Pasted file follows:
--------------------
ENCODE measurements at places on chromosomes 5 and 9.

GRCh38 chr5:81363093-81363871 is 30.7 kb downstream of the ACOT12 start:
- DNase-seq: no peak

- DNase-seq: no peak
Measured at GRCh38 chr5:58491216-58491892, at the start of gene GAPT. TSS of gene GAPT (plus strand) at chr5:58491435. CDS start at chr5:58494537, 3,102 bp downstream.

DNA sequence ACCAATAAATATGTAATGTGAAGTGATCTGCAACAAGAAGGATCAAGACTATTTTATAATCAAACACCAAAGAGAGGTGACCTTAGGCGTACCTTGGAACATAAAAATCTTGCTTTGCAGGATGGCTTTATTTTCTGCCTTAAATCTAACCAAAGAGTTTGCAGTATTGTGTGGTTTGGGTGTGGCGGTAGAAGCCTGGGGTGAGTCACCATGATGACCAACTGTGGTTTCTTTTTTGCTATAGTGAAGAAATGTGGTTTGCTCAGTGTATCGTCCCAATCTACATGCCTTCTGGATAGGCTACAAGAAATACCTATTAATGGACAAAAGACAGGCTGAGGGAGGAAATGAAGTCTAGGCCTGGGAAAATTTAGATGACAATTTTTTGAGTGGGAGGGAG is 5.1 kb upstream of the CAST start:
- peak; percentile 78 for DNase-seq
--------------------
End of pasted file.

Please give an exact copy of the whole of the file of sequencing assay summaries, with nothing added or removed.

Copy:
ENCODE measurements at places on chromosomes 5 and 9.

GRCh38 chr5:81363093-81363871 is 30.7 kb downstream of the ACOT12 start:
- DNase-seq: no peak

- DNase-seq: no peak
Measured at GRCh38 chr5:58491216-58491892, at the start of gene GAPT. TSS of gene GAPT (plus strand) at chr5:58491435. CDS start at chr5:58494537, 3,102 bp downstream.

DNA sequence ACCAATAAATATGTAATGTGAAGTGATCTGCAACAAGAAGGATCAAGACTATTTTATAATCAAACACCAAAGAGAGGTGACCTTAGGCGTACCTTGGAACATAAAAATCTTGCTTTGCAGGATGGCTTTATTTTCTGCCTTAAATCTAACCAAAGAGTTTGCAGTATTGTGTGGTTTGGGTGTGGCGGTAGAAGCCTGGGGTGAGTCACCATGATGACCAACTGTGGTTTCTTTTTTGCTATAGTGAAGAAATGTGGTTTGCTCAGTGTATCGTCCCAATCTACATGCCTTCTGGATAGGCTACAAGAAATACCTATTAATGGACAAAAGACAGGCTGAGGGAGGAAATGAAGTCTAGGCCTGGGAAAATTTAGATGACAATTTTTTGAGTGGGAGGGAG is 5.1 kb upstream of the CAST start:
- peak; percentile 78 for DNase-seq